Coltan Update

In March of 2015 I wrote an article for this blog entitled, “The Curse of Coltan,” which has since received many hits. I thought it opportune, therefore, to write a new article, furthering the discussion on where things are up to.

First of all, to recap, Coltan stands for Columbite Tantelite, an ore containing a mix of niobium and tantalum. Tantalum is an element on the periodic table, in the transition coltanmetal section, with the atomic number of 73. It was discovered in the 19th Century, and its unusual characteristics led to its increased use in the late 20th and 21st Century.

Tantalum’s primary 21st century use comes in the creation of capacitors. Tantalum capacitors have an extremely high capacitance package in a small volume – meaning that it is perfect for shrinking our electronic devices. It is the key element in mobile phones, DVD players, laptops, hard drives, and the PS3 – essentially almost any piece of home or industrial electronic equipment. The average cell phone has about 40 milligrams of tantalum inside it. Not a large amount, but one that adds up quickly due to the high demand for mobile phones.

Where the problem lies is that the Democratic Republic of the Congo [DRC] (formerly Zaire) is extremely rich in Coltan reserves. With rebel warlords mining and selling Coltan Congolese warto finance the civil war, with the majority of illegally mined Coltan sold to China, the second Congo war has claimed over 5.4 million lives. It is sobering to consider that this makes it the bloodiest single conflict since World War II.

It is estimated that 2-million child-slaves work from sunrise to sunset to dig Coltan by hand from the soil. Every day hundreds of thousands of Congolese child-slaves are forced child_labor_-_coltato crawl into underground mines on their hands and knees to dig for the essential raw material to make the electronic gadgets listed above.

Other ramifications concern the illegal mining of Coltan in the Kahuzi-Biega National Park and the Okapi Wildlife Reserve, both extremely rich sources of Coltan. This mining activity is driving out endangered gorillas in these protected areas. Due to the distance from home or camps, miners often kill and eat gorillas they come across in order to survive, further endangering the animals.

But perhaps the most interesting piece of information I came upon lately is that in 2008, Australia was the world’s top producer of tantalite (30% of supplies), followed by the DRC (21%), Brazil (14%), China (8%) and Ethiopia (8%). Australia’s production all came Wodginafrom the Wodgina Tantalum mine in Western Australia, which closed in 2008 due to the impact on prices of the Global Financial Crisis and cheap Coltan from Central Africa. The mine reopened in 2011 and the closed again in 2012, due to a softening global demand.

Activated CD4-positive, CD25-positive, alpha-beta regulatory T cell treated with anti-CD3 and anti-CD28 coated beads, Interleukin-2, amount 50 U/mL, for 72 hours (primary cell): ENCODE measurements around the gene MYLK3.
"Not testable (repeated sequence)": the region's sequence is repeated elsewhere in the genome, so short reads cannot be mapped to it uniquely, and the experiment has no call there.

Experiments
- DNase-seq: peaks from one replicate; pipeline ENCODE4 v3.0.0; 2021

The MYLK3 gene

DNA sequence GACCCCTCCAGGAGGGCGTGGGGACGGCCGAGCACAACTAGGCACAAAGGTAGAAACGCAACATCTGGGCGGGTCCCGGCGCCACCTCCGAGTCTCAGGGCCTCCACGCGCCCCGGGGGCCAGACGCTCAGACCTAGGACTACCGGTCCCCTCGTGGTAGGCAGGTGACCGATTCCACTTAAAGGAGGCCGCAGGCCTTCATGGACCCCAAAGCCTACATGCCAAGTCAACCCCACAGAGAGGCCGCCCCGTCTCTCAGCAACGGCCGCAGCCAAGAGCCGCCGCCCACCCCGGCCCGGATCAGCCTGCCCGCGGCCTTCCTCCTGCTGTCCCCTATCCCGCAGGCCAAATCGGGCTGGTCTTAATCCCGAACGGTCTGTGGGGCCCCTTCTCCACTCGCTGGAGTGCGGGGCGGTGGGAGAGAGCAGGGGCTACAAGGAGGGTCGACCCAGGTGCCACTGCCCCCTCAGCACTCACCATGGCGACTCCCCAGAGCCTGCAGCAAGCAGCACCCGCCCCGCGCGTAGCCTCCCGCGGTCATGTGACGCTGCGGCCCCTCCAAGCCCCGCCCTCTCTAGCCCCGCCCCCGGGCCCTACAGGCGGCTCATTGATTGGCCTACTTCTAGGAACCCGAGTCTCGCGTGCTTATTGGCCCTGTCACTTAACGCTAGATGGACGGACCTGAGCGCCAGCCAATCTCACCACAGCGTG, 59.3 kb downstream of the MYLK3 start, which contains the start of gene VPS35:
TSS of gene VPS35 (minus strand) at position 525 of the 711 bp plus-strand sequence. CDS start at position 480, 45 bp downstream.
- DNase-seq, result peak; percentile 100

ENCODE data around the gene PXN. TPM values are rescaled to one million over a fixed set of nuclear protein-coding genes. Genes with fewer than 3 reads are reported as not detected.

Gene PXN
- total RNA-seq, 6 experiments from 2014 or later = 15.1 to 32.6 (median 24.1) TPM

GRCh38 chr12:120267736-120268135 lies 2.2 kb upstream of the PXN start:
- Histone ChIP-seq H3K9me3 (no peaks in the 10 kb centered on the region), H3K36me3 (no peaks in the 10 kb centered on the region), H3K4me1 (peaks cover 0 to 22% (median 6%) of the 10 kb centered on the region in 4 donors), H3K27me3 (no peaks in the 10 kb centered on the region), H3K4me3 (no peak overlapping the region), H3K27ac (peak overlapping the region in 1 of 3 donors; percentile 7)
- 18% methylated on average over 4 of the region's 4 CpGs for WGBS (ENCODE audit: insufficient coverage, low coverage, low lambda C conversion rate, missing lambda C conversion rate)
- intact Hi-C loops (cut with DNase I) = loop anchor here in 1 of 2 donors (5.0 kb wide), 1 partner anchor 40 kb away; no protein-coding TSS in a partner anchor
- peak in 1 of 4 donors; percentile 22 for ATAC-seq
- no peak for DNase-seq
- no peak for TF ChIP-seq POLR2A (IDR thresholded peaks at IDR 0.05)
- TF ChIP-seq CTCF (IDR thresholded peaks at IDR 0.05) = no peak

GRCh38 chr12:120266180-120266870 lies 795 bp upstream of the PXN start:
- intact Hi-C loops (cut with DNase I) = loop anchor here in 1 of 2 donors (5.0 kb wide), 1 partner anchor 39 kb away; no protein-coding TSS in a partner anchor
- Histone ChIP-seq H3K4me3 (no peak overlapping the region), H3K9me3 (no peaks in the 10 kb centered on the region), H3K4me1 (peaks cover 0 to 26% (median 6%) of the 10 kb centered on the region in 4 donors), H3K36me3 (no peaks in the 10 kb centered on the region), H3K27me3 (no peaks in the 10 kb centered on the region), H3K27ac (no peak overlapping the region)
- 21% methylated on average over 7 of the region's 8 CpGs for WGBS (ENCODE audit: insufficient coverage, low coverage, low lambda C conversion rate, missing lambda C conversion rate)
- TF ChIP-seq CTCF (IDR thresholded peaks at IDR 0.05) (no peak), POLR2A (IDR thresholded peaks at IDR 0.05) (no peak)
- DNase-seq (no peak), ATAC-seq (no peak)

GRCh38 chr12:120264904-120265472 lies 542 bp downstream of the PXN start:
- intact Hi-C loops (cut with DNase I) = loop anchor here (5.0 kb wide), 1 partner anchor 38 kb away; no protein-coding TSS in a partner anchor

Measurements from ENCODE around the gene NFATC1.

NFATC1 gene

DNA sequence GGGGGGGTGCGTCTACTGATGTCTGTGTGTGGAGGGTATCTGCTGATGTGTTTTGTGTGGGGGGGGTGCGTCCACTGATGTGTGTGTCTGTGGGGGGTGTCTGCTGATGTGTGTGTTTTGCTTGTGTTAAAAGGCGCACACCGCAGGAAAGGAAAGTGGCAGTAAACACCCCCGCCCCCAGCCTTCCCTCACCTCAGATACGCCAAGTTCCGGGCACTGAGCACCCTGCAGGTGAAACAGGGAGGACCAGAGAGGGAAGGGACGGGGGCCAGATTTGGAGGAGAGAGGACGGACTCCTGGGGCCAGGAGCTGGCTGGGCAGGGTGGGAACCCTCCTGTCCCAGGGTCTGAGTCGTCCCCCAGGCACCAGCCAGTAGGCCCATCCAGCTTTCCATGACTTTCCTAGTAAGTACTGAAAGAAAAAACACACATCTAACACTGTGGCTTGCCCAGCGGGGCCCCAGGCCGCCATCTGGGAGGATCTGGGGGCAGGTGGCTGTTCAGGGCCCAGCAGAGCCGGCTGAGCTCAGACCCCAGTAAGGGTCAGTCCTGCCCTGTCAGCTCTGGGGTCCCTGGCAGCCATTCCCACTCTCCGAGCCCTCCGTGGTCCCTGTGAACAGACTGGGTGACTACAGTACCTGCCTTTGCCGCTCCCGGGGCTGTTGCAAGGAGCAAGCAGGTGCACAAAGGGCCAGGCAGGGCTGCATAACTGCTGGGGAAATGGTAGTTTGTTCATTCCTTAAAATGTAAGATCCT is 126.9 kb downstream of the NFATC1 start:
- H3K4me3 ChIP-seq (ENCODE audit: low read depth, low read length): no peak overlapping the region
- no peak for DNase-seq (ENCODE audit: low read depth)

An important point of clarification is that the continuing conflict and violence in the DRC is not only about Coltan and other natural resources, and so won’t be fully resolved by changes in the international Congolese Coltan trade. A long history of several complex inter-related factors such as ethnicity, land ownership, citizenship, governance and regional politics all contribute to the conflict.

But developing of governance in the mining sector in the DRC is a key priority. The Chinese thirst for minerals, especially from African countries, is an issue that Australia needs to remain very vigilant about in terms of both competition and opportunities. It would seem to me to be in the best interests of the Australian mining companies to work in partnership with NGO’s fighting against human trafficking and other human rights abuses so as to bring prices back to a level where mining Coltan in Australia again becomes a lucrative industry. As a member of ACRATH (Australian Catholic Religious Against Trafficking in Humans) I have written to Global Advanced Metals, the company responsible for the Wodgina Tantalum mine in WA, to see how we might work together towards such a solution. Indeed, concerted global action by a range of companies in the supply chain via the EICC (Electronic Industry Citizenship Coalition), including Globaleicc-logo Advanced Metals, has led to measures designed to eliminate conflict-mined material. This in turn will lead and has already led to an increase for tantalum products that are known to be derived from sustainable and ethical sources.

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About Passionist JPIC Australia

I am a priest with the Passionist Congregation and a part of our Australian Province which includes Australia, New Zealand, Papua New Guinea and Vietnam. I have been ordained since December of 1992. I was born in the Philippines, though am from Spanish decent. I came to Australia in 1972 with my family when I was 11 years old, and we settled in Brisbane. That is where I did the rest of my growing up. On completing high school, I went to Queensland University where I studied for 4 years, completing a B.Sc. with a major in Microbiology. The following year I decided to enter into the Passionist Congregation to study for the priesthood. I trained for 9 years, and have been a priest for 25 years. In my time as a priest I have been Director of the Passionist Family Group Movement in Victoria, Tasmania and Queensland; conducted over 400 Parish Missions all around Australia and New Zealand, but particularly in Victoria and Western Australia; worked in adult faith education, Sacramental preparation for children and parents; Hospital chaplaincy; High school chaplaincy, in-services and retreats. In the year 200 I became engaged in developing young adult retreat teams and training them to carry on our high school retreat programs. I am also chair of our Province’s committee for Justice, Peace and the Integrity of Creation (JPIC). I am also a member of ACRATH (Australian Catholic Religious Against Trafficking in Humans).
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